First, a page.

More and more modern electronic and home lighting solutions are using LED lights, so you may be wondering what the big fuss is, and why they have become so popular. LED lights have many advantages from a manufacturer’s point of view, as well as having benefits for the consumer, so it’s certainly worth being aware of their relative effectiveness and comparatively minor disadvantages.
What are LED lights?
LED stands for light-emitting diode, which describes the main physical component of all LED lights. A diode is term for an electronic component with asymmetric conductance over two terminals. In one direction, it conducts easily; in the other, only with great difficulty. Because it conducts electricity easily only in one direction, this can be used to create an effect with minimal input of power that is instantly controllable. In the case of LED lights, this is the production of almost instant light with very little waste, which means that there is no loss of power to produce excess heat.
Home and office lighting
The reduction in energy needed to generate the required level of light is one of the big advantages of LED lights, and this means that using LEDs for lighting functions can save a lot of money on energy bills. Additionally, however, the simplicity of the diodes and the reduction in waste heat means that smaller casings can be used, reducing the need for bulky fittings and making LED lights much more flexible in terms of decor and accessorising.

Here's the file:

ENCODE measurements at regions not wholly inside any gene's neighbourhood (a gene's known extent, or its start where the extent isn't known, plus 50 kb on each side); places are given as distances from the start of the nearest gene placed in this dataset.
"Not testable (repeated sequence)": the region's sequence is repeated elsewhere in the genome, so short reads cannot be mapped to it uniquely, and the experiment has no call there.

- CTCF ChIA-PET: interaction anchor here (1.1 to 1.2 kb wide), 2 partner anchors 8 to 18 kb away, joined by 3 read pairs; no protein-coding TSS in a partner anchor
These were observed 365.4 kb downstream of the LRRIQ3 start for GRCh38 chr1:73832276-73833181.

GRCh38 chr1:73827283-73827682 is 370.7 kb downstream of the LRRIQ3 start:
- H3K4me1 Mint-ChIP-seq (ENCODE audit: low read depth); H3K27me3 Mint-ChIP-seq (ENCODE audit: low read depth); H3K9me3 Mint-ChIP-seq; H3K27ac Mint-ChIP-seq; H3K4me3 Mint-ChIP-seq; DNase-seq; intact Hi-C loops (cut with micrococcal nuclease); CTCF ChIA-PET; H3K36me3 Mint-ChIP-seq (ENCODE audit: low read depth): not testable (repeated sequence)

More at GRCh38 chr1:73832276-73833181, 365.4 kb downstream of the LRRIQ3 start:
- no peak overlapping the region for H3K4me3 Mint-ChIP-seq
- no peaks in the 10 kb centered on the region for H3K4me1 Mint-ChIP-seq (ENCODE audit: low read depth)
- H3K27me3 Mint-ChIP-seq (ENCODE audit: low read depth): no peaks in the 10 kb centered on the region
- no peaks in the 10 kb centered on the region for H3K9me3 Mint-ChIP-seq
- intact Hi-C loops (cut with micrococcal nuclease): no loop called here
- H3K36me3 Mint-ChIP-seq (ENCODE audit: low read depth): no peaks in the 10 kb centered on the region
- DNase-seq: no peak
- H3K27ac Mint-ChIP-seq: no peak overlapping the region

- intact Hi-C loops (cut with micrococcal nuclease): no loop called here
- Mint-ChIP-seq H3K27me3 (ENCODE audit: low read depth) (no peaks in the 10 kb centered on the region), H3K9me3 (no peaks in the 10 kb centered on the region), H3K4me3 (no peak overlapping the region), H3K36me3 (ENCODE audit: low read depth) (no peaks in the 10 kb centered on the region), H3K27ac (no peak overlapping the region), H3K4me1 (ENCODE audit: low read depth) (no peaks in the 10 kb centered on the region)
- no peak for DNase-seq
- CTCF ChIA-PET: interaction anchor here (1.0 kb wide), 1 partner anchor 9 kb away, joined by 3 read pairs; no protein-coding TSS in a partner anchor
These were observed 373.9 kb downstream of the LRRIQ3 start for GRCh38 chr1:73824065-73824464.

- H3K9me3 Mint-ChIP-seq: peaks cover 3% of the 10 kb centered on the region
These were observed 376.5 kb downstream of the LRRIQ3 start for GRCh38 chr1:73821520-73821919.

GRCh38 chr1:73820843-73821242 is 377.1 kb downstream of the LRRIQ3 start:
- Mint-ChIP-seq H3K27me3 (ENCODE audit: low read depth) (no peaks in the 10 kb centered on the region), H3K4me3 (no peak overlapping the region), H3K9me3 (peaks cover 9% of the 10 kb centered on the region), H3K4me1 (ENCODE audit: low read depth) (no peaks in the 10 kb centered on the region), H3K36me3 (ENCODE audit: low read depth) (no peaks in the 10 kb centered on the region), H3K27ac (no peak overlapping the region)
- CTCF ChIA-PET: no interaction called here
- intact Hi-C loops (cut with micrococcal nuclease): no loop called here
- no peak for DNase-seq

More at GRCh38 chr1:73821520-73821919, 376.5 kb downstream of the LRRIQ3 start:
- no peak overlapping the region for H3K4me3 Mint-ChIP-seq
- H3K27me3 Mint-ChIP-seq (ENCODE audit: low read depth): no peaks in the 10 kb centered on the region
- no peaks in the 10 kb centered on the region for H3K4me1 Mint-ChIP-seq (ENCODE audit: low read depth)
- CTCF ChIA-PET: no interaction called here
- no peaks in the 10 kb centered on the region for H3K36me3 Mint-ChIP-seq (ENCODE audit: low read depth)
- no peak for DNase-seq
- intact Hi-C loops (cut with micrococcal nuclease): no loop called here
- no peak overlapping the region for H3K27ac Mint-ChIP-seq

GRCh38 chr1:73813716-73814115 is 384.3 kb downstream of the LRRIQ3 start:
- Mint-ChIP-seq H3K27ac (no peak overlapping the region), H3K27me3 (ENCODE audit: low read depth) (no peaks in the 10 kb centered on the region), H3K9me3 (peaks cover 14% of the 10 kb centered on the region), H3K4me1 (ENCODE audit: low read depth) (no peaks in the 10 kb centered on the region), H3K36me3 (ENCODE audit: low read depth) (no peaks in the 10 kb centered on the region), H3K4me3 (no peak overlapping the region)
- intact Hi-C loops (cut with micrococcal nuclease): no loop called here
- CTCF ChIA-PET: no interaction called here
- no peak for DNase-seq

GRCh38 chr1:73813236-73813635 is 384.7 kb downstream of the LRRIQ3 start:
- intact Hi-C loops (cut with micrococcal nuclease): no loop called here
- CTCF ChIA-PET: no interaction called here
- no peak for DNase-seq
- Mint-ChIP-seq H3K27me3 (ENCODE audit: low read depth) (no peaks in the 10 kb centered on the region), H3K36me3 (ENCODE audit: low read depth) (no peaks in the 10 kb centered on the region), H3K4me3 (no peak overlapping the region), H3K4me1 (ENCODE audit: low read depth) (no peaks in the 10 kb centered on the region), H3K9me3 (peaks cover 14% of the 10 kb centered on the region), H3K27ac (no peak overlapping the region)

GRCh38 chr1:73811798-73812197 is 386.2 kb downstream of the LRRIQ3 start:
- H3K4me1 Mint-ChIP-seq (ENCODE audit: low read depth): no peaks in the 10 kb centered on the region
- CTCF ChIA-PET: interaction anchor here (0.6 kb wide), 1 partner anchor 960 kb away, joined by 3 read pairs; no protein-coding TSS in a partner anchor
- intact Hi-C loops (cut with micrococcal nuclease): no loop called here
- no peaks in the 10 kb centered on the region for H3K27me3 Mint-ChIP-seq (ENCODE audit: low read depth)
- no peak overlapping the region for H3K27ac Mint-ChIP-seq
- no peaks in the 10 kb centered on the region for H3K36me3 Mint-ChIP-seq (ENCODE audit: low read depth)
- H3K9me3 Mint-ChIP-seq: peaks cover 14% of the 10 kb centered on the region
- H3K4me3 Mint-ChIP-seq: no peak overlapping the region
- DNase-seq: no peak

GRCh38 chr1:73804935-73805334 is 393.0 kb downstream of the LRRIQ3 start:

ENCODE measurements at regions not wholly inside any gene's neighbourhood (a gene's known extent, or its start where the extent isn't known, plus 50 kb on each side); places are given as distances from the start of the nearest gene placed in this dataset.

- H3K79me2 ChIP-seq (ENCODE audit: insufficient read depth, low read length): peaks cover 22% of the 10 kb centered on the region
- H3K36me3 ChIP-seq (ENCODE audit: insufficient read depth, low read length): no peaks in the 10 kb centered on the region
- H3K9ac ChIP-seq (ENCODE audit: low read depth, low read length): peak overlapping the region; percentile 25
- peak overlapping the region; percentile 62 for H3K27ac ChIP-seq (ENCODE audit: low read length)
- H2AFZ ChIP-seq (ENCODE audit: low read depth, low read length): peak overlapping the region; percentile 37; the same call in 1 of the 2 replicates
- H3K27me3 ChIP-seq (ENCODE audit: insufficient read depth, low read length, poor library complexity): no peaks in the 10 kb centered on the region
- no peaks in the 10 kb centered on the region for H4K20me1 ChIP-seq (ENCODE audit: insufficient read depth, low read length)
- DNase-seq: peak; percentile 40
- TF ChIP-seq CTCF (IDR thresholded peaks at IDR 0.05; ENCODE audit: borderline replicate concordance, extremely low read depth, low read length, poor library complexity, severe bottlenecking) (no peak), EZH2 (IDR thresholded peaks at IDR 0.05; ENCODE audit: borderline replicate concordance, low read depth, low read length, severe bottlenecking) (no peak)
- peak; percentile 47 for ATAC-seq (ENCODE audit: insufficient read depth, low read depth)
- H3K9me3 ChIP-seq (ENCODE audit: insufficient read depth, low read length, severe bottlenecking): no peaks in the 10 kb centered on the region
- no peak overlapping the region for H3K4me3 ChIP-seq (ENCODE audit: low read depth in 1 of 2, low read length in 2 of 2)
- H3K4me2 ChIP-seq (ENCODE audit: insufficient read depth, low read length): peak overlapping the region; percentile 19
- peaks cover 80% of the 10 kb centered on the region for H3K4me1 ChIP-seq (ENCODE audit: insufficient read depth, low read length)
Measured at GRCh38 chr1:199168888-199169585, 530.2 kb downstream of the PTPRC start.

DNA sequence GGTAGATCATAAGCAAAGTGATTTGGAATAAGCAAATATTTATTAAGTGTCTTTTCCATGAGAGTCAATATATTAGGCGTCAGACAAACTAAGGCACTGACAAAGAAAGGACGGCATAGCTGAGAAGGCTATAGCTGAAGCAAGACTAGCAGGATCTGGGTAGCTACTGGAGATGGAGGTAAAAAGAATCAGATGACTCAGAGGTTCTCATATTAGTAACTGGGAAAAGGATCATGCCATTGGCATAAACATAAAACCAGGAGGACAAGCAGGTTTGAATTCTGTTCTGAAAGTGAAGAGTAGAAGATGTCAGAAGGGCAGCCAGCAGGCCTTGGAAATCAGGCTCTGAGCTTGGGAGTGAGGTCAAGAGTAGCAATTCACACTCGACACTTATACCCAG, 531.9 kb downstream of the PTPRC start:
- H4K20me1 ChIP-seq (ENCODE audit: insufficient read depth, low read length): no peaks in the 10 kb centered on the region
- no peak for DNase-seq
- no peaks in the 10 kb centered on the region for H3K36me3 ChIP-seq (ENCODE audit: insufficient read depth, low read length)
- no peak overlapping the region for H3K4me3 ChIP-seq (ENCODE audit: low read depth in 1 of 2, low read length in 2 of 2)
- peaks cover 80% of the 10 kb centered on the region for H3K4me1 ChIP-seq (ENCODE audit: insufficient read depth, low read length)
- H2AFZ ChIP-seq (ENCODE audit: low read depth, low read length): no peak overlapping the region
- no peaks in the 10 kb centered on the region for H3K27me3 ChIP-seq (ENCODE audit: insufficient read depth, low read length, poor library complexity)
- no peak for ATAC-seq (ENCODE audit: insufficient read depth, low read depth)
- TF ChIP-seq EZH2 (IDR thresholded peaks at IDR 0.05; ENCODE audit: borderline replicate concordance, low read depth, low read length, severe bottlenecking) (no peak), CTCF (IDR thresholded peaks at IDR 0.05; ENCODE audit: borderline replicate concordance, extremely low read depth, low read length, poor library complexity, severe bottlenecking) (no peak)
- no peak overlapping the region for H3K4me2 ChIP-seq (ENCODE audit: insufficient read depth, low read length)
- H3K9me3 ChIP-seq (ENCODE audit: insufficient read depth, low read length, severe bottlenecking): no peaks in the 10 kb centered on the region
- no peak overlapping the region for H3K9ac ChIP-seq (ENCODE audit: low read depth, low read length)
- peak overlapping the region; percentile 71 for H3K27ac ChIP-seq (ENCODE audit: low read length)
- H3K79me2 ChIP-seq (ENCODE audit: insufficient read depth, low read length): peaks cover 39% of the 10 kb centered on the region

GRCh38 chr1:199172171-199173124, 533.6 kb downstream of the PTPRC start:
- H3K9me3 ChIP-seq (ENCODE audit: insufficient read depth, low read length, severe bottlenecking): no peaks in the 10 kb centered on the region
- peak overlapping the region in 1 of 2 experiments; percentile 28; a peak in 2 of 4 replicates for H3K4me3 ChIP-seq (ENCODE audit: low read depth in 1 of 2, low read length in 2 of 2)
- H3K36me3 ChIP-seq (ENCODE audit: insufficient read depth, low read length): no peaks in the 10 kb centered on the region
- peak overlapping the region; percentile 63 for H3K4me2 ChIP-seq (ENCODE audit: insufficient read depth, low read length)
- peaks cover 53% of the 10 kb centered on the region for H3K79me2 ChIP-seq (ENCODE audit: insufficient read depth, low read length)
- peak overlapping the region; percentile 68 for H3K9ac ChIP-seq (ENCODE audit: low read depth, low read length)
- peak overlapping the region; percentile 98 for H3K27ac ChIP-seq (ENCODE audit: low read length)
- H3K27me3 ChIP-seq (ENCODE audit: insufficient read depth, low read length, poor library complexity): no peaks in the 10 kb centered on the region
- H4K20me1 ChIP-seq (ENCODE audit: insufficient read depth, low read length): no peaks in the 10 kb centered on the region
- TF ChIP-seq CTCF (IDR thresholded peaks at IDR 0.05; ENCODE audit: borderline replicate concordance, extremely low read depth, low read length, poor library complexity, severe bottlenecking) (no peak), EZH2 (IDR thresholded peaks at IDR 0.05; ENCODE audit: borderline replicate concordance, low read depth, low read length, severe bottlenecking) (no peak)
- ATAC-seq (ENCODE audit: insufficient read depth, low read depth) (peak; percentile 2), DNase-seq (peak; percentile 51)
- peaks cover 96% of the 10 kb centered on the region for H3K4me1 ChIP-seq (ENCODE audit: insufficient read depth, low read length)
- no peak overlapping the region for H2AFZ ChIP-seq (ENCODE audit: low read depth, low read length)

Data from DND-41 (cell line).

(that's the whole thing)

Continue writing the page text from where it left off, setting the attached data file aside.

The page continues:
This is one of the reasons that LEDs have become so popular in the creation of ambient lighting, as small units can be accurately positioned to create particular effects. In addition, chains or displays of multiple small LEDs can be used to create more dramatic lighting effects, such as those highlighted at tradelighting.co.uk. Many modern LEDs even include colour-changing modes that allow them to cycle through particular lighting effects without additional external input.
The light from LEDs can be very bright, and it is more balanced than the red-tinged light from conventional bulbs, meaning that colours look more natural when seen in white LED light. This can be useful for businesses that rely on design functions or other visually-intensive processes, or for consumers who need stronger or more accurate lighting because of particular hobbies or physical requirements. Having said this, LED bulbs come in a range of shades, known as temperatures, so it is possible to pick the level of light that suits your needs much more precisely.
Monitors and televisions
LCD televisions use the bright and responsive nature of LEDs to create an effective backlight for their liquid crystal displays. These LEDs are all of one colour, and produce a very consistent light that is whiter than previous technologies. This technology also reduces energy costs, as with most applications of LEDs.